Getting Paid Twice

Today we'd like to discuss an issue that has to do with ethics. This might have happened to you before as well: a client sends the payment, you thank him or her for it, and then, for some reason, your receive the payment a second time. This can happen because of some error in bank transfer or because of a duplicate check, which is the 20th-century relic that American companies still prefer for payment. Either way, we are usually quite happy to receive the payment, but want to be paid only once. Now, if the customer pays twice, what should you do? The short answer: you should let the client know and give the money back.

This initially happened to us very early in our career, and getting twice the amount would have meant a worry-free month. This is a very big company with thousands of employees and complex accounting structures. It's quite likely that they would never have noticed this small error (a negligible amount by their standards). We hesitated for a fracture of a fracture of a second, but then immediately told the client they had paid us twice. The client was very impressed and told us that he would reward us for our honesty -- and he has, as he's been a client for almost 10 years. He did mention that there's no way he would have ever noticed the mistake, and the accounting department was unaware as well. We wired the second payment back to him and everyone was happy. 

The second time it happened was a few weeks ago. A small, rural court paid Judy for her court interpreting services, and as Judy was logging the payment in our accounting software, she noticed that the amount was twice as high as it should have been. She promptly e-mailed the accounting folks, and they were quite happy to hear from her. She sent the check back (very low tech, we know) and they issued a new check within a few days.

Our advice: as tempting as it might be to keep the incorrect amount, it's essential to do the right thing and let the client know about the error. It might just result in a more loyal client, and you will definitely get karma points. It's also, without doubt, the ethically and morally correct thing to do. If this has ever happened to you, dear colleagues: how did you handle it? Please share your experiences!

Open Letter to the EU

Today's blog post is by Dagy, and it's all about interpreting at the European Union.

Dear EU,

You know how much I care about you, but since this seems to be a very one-sided affair, I feel the need to take our relationship to the next level by making it public. We might need some couples therapy.

Our story goes back a few years, when the EU’s recruiting efforts for freelance interpreters, especially for the German and English booth, kicked into full gear. Given the major advertising campaign that included videos, websites, speeches at universities, organized study visits to Brussels and much more, it was safe to assume that you, the EU, desperately needed people to work for you. I immediately fell for you because you seemed very attractive. In hindsight, I feel that all of your efforts were quite misleading.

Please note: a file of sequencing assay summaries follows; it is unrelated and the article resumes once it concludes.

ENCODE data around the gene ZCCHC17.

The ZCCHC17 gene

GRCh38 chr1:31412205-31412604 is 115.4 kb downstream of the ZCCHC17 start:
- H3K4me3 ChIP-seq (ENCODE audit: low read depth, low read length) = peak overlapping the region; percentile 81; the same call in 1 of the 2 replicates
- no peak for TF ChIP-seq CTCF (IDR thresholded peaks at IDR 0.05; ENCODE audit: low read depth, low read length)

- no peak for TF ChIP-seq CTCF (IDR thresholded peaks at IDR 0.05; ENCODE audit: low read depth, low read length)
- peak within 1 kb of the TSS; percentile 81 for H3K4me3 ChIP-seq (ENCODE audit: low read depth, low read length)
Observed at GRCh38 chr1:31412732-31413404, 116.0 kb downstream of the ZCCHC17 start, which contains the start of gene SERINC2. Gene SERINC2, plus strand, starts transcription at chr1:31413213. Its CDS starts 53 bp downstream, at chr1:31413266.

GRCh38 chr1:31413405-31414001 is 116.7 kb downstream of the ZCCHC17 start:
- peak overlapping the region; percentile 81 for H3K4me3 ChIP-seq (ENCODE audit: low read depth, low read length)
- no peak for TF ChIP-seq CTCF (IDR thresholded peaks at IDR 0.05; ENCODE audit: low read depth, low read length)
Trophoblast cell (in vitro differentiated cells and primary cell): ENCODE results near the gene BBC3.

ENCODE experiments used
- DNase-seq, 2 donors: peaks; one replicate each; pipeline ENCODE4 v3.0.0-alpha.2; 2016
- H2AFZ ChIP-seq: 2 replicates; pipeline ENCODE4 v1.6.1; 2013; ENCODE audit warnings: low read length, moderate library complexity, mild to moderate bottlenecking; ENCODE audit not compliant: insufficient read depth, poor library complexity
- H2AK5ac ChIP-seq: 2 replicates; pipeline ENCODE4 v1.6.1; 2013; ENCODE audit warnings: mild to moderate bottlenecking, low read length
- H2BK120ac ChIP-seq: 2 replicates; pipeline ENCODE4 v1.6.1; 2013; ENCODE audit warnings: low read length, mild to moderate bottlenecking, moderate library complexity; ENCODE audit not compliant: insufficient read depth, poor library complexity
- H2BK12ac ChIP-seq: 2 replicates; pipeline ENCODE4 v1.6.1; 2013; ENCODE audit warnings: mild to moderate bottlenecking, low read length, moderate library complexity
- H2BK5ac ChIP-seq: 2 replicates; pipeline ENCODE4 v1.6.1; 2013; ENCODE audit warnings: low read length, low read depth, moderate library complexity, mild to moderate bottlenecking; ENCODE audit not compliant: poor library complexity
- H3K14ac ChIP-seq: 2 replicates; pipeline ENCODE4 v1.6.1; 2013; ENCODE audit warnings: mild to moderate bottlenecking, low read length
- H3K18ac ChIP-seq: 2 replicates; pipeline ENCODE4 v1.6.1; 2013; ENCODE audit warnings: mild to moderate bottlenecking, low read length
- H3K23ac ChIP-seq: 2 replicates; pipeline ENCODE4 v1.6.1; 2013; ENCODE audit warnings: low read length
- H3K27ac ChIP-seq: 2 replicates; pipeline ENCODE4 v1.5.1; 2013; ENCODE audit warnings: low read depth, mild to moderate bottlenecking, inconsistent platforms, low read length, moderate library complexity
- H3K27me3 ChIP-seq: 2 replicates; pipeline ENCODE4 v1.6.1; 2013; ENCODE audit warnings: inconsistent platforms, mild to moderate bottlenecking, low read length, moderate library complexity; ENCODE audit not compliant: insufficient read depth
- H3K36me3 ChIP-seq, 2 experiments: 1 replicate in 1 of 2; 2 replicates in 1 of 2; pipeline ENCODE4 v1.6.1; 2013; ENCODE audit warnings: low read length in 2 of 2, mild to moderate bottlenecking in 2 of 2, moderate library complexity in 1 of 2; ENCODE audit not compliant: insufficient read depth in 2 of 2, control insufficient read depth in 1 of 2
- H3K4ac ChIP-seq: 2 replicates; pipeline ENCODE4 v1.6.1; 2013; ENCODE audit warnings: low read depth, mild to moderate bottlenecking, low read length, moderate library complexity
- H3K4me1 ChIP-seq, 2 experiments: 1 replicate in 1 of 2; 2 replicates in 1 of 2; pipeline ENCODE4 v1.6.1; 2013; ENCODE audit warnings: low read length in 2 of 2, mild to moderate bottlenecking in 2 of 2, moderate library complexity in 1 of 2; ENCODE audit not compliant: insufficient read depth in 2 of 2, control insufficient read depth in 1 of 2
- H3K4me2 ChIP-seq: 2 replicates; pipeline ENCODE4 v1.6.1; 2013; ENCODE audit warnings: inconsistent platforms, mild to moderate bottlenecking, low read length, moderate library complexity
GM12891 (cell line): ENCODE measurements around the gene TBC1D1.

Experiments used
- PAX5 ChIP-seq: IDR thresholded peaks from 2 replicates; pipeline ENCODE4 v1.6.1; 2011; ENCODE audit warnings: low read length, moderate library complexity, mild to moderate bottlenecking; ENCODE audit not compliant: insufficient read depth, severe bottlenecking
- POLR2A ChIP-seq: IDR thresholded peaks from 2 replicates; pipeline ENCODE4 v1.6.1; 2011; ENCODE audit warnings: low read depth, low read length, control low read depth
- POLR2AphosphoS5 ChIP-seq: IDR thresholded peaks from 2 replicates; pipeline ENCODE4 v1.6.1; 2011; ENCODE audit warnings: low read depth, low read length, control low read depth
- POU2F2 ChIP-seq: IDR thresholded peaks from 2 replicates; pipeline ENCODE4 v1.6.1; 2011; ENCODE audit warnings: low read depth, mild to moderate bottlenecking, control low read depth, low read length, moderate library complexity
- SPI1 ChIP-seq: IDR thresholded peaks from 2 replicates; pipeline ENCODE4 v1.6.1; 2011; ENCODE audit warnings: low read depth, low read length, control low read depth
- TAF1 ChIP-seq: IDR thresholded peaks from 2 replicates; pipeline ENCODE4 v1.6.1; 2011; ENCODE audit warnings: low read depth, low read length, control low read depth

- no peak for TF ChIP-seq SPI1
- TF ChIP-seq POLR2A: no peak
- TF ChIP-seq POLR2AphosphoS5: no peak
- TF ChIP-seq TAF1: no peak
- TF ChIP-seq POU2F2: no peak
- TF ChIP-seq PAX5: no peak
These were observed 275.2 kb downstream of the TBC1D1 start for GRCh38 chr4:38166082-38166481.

Back then, there was no reason for any of us to question the EU’s sincerity. As the Secretary General of the Austrian interpreters’ and translators’ association UNIVERSITAS Austria, I went to great lengths to encourage my fellow interpreters to apply. We even dedicated an issue of our member magazine to working at the EU. Looking back, I feel bad for raising false hopes. I guess I was still under your spell then.

After thorough preparation, I took the accreditation exam for the German booth for my working languages English, Spanish, and French more than six months ago. I passed them all on my first try and I couldn’t wait to tell the rest of the world about it (read my enthusiastic article here). While the representative of the European Commission’s interpreting service told me right after I passed that there would be no work for me unless I moved to Brussels (I live in Vienna), the representative of the European Parliament’s interpreting service said nothing along these lines. Since I had heard from several EU interpreters that chances for actually working at the Parliament once in a while weren’t bad, I started daydreaming about flying from Vienna to Brussels and working among high-profile colleagues. Not every other day, mind you, but once in a while. Here’s how many days of work I’ve gotten from the EU since I passed the accreditation test: zero. That’s right: not even one. After I went to all this trouble, got my hopes up high about starting a mutually beneficial relationship with you, dear EU, you have yet to call me once. (Since the EU is high-tech, the call would actually be a note on the online calendar where I always provide plenty of availability, just for the record.)

As months went by without hearing from you, I grew increasingly frustrated. But I was willing to make another sacrifice for the sake of our relationship: since I believe Brussels is a very livable city, I was actually considering moving there a year or two down the road. I was getting really excited about this option, until I read a forum discussion on SCICnet, which is the official platform for accredited EU interpreters. I read about freelance colleagues from the English booth who actually moved to Brussels expecting to get work, which sounds reasonable to me, since everybody insists that living somewhere else isn’t doing the trick. But guess what? They were still not getting enough work to make a living or even pay their rent. How is that possible?